Thanks, Roger. Not that your earlier reports were anything but clear, but even clearer now. Richard's video did show a fairly good flow through the Cuben at high HH, but nothing like what you just described for the Epic. I tried sealing the Epic Malibu with Atsko spray, but it made no difference in WP. Really wish I could find a light supple coated polyester to make a tent with no sag factor, so am in the same hunt with the OP. Maybe I'll try sealing the Epic with the Kiwi silicone Camp Dry that worked better on the Wilderness Experience silnylon.
Thought about making a .5 oz. Cuben cover for the Epic in the event of failure, but that would put the total fabric weight well over 2 oz. per sq. yd., more than the Chinook PU coated polyester, and goes strongly against the 'keep it simple' concept. Unfortunately, as you may know, the tent design I'm using requires the main canopy fabric to have a fair of amount of stretch on the bias, so cuben won't work. Even tried the Cuben WPB, because it is more supple, but no luck. Appear to have designed my way out of using the Cuben.May 23, 2012 at 10:59 pm #1880631
I've just completed my mid and "planning" on making a write up on it, just need to book some time with the type-writer.
I also used the mentioned myog pyramid article, but also these:
A few short points. I made cut mine as MLD does, i.e. a short horizontal seam. Flat felled all the way. Bottom just hemmed + 5mm velcro for mosquito perimeter netting. On the top reinforcement, I did it like others have described. Cut a circle piece of sturdier fabric with a suitable radius (~200mm I'd say). However, I was sweating and biting my tongue with fear of ruining it all at such a late stage. While planning the whole thing I was 50/50 on making it this traditional way, versus reinforcing the individual triangles top from the beginning. Then going business as usual, incorporating the reinforcement fabric in the flat felled seam. Did I explain it clear enough? :)
On the catenary curve, supposing you will make one. I had 100mm deflection at the center on the ~2.7m ridgeline, I'd say that's appropriate, no less.
Hit a reply if you need more help.
Oh, and double sided tape (++) and amann rasant 75 thread, microtex 80 needles.May 27, 2012 at 11:05 am #1881493
So far, I've mostly been struggling with fabric selection. Right now, top of the heap seems to be a couple ultra light nylon sail cloths. They have resin bonded threads to strengthen and reduce stretch, (stretch is suppose to be equal or just slightly more than polyester sailcloth) and PU coated. I ordered samples of 1/2 oz, 3/4 oz, and 1.1 oz (actual coated weight), so I'm waiting on that before I go further. besides looking at tear and puncture resistance, I also intend to build an HH tester and see just how waterproof they are.May 27, 2012 at 11:52 am #1881505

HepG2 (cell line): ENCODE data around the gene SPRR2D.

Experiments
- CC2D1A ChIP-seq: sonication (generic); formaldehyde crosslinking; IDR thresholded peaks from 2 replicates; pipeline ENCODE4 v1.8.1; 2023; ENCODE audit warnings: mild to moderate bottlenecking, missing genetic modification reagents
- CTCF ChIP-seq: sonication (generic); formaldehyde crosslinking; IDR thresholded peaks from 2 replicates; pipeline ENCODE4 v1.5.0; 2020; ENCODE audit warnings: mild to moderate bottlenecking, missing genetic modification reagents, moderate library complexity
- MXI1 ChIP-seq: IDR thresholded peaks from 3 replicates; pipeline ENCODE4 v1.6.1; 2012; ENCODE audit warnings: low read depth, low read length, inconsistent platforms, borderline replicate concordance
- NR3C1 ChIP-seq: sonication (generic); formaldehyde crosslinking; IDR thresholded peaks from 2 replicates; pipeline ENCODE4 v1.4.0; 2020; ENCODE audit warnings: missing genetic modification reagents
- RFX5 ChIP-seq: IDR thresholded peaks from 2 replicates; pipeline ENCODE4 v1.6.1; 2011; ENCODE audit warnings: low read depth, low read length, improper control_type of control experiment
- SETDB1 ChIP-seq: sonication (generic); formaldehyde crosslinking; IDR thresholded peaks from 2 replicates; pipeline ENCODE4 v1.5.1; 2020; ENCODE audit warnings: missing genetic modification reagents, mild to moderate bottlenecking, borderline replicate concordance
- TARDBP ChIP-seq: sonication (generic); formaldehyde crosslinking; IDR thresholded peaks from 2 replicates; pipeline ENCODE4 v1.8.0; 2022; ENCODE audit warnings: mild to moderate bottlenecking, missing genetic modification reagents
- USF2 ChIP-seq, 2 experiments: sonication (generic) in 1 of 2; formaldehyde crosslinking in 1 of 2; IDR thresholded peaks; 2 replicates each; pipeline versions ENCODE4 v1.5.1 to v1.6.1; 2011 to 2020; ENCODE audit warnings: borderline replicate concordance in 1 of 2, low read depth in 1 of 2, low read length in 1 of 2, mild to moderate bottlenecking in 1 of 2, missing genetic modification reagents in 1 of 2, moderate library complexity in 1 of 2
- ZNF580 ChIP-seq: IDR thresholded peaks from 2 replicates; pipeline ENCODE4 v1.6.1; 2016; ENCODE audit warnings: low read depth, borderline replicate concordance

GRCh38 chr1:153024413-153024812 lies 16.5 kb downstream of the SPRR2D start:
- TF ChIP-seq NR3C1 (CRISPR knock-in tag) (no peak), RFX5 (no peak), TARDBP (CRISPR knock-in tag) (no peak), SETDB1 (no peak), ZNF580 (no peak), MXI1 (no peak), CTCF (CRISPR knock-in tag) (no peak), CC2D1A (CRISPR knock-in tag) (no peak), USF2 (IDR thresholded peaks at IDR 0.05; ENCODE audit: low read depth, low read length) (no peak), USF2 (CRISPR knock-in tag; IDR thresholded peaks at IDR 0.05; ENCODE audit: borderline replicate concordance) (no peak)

I don't think anybody sells sailcloth at actual coated weight.
Please post how that works out, and the results with the DIY tester.
Thanks.May 27, 2012 at 2:22 pm #1881533
Colin KrusorBPL Member
@ckrusorLocale: Northwest US
Ray, as Samuel says, you will not recieve fabric with an actual weight of 1/2 or 3/4 oz per square yard OR per sailmaker's yard. The convention upheld by sailcloth mills and sail lofts is to market spinnaker fabrics in several nominal categories that are named according to tradition and not according to real weight. Contender, for example, sells an "Ultralite 0.4 oz" spinnaker that weighs 0.9oz per square yard and 0.75 oz per sailmaker's yard, before finishing. Most "1/2 ounce fabrics" weigh about 0.8 oz per sailmaker's yard (roughly 1 oz per square yard), and I've bought "3/4 ounce" sailcloth that weighed 1.8 ounces per square yard.
I don't know who assured you that 0.5 oz and 0.75 oz are the real finished weights, but they are almost certainly not correct. A nylon fabric that is 0.5 oz/yard after finishing would need to be woven with 2-3 denier fibers. Such fabrics don't exist.
Just something to bear in mind when you are shopping for fabrics.May 27, 2012 at 2:51 pm #1881541
> The convention upheld by sailcloth mills and sail lofts
This applies mainly in America.
In the rest of the world, in the general fabric industry, fabric is specified by finished weight per square metre. The abbreviation is gsm, for Grams per Square Metre.
The sailmaking industry in other countries seems a bit variable as many of them have American head offices, and they sometimes get a bit confused as well. Retailers on the other hand generally wouldn't have a clue.
CheersMay 27, 2012 at 3:36 pm #1881547
I called the retailer with some questions, and when the woman that answered the phone didn't have any idea what I was talking about, they transferred me to someone else in the company, who did seem to know his stuff. According to him, the 1.1 oz fabric is a higher end stronger fabric, and the weight is definitely 1.1oz total weight. He said that the 3/4oz fabric is a 1/2oz fabric that comes to 3/4oz with treatment. We didn't talk about the one listed as 1/2oz, but I saw it when I was ordering the samples, and figured I'd get it since samples were a buck. I'll just have to see what they feel like when I get the samples.